Those paintings are just small details, ornaments, fractions. They are so broken down that they start to create another language. But these kinds of paintings come from something very concrete. I went on a boat with my friend, the artist Daniel Richter, to a very remote part of Greenland. For three weeks we were just drawing every day. Clouds, mountains, and sea. So I did this whole group of drawings in Greenland and I took them back to the studio and I started working with them, just paint on paper. You pull out stuff. You take it one step away from the drawing you made in front of the sea and the mountains and the clouds. And what now looks like a weird line is actually a detail of clouds, mountains, and the reflection of the sea. You pull it through a system, and then at the end something beautiful happens: It’s completely not connected anymore to Greenland. It’s just in itself; it’s close to not even being art. It’s just a very simple gesture and then it’s gone.

You’re moving constantly between different media.

With some works, you don’t start at a point where you know that they will be successful, that they will really rise up and be a grand sculpture—you start from a place where they really look like shit. You want to do a certain sculpture or figure, and while you’re doing it you get red cheeks because you know this is a grand failure. But pay close attention to that moment, because although something is failing, great possibilities are right around the corner. Also, in an artist’s production there are works that you can only understand because of something else the artist did. Not all of the works are main works. Some of the works are what the artist did to go from A to C.

I think my way into painting came from missteps. For many years: having a great idea, disappointment, destroying it. The only thing that happened to me was that I got a little tired, so I started destroying slowly, and a lot of my painting style arose from this destroying slowly.

What do you mean?

I mean when you do a painting and it’s awful and you want to step on it. After some years of this circle of disappointment, you’re tired, so you take the painting and just put dots on it. A very slow, aggressive way of destroying it. But then something happens: The painting looks back and says, “Maybe I am possible.”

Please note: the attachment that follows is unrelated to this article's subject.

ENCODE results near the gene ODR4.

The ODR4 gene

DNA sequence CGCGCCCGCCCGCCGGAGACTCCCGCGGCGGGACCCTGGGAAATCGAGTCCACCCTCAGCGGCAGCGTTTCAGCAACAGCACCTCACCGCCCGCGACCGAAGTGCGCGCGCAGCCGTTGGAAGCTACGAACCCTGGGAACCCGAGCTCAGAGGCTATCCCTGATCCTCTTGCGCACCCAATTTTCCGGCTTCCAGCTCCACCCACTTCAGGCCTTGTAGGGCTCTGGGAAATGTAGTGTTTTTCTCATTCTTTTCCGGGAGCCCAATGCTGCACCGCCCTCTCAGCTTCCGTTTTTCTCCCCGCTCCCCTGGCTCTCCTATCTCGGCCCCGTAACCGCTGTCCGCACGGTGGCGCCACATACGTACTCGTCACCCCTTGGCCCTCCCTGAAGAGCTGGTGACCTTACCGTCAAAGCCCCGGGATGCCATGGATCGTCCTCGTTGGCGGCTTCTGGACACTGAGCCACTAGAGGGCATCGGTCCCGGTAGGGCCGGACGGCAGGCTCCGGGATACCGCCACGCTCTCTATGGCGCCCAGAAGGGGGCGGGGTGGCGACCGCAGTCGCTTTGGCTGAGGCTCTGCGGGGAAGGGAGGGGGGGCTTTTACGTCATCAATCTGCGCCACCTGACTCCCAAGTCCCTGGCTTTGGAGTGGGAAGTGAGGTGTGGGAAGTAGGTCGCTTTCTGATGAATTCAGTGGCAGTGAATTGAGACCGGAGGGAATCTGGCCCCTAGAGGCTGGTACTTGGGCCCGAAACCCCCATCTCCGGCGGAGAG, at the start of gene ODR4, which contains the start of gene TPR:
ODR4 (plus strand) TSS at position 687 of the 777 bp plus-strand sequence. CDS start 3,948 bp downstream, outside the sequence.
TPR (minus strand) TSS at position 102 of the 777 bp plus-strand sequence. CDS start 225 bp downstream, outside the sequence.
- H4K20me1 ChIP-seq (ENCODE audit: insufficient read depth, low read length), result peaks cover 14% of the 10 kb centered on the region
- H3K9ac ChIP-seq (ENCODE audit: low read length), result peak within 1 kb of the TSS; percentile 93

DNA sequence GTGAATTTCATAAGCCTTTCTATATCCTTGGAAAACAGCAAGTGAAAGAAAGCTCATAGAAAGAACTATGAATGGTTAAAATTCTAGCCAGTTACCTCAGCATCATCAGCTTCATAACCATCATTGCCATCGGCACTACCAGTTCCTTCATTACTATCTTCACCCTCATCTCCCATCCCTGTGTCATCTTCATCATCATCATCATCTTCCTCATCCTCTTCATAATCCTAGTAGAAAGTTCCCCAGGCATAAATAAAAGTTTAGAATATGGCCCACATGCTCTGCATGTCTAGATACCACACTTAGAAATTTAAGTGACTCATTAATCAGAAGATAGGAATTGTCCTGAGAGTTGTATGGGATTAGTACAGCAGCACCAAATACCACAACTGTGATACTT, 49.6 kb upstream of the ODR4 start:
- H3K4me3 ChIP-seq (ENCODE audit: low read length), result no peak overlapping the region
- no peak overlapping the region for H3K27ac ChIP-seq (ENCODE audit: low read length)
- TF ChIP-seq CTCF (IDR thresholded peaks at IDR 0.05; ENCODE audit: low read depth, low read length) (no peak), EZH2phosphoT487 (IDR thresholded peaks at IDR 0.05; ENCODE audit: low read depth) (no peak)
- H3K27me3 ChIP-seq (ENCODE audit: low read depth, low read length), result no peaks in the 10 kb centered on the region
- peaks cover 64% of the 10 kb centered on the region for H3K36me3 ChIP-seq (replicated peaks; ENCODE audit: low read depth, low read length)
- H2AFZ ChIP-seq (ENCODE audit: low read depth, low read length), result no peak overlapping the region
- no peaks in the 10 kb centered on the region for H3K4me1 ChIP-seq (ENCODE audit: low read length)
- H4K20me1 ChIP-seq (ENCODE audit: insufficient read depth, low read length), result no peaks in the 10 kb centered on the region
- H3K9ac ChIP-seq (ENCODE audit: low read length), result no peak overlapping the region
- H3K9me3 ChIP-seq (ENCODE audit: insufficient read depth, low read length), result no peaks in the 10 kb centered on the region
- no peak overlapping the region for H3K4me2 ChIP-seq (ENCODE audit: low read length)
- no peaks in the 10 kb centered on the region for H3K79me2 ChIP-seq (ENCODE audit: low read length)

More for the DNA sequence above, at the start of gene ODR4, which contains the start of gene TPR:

What other painters do you feel an affinity with?

There are certain painters over the years that I continue liking. I just went to Paris and saw Georges Rouault again, who painted clowns and also nuns, priests, Jesus. But at the moment I’m more into these painters who are trying to develop narrative spaces: Bonnard,Balthus, Vallotton. That’s really heavy weight for a painter, to try and do a space where you can maneuver, to try and do faces, figures. I want to make concrete rooms where the experience is absolutely abstract.

Your studio looks like a domestic space, like a living room.

If you’re here for long periods, it’s nice to be able to fall asleep. Before, I used to lie on the floor among the works, stand up and continue. There was this elegant warp between walking and sleeping, working and walking and sleeping. So I have two beds here now and I’m building a third. To find routes, to find new paths into the work, you have to be around them a lot. You want to really, at the end of the day, surprise yourself, because what surprises you will surprise the viewer. Unpredictable moves on the dance floor.

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mc nyc

   >>My mind lately is all tropical! Colors everywhere, both intense and subdued pastels are permeating my mind and inspiring my creations for sure. The shells, the drift wood, the sea glass, the plants and flowers I pick on the beach, they’re all being collected, loved and used in some way or other.

I find living by the ocean I need even more discipline because of knowing whats out there especially coming from being a city girl forever, it’s challenging to say the least! Of course though, I take mini breaks from work time to rest my hands and mind, sneaking out as much as I can to unwind and stretch. It’s been a busy and awesome month both business & pleasure wise and I feel so blessed to be right at the place I am right now in my life.  I’ve been designing loads of colorful and exciting new pieces for the Shop including anklets, and more bracelets and earrings and within the next couple of weeks will be adding them.

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And this exciting news just in to share::::::::>>>>>>>>>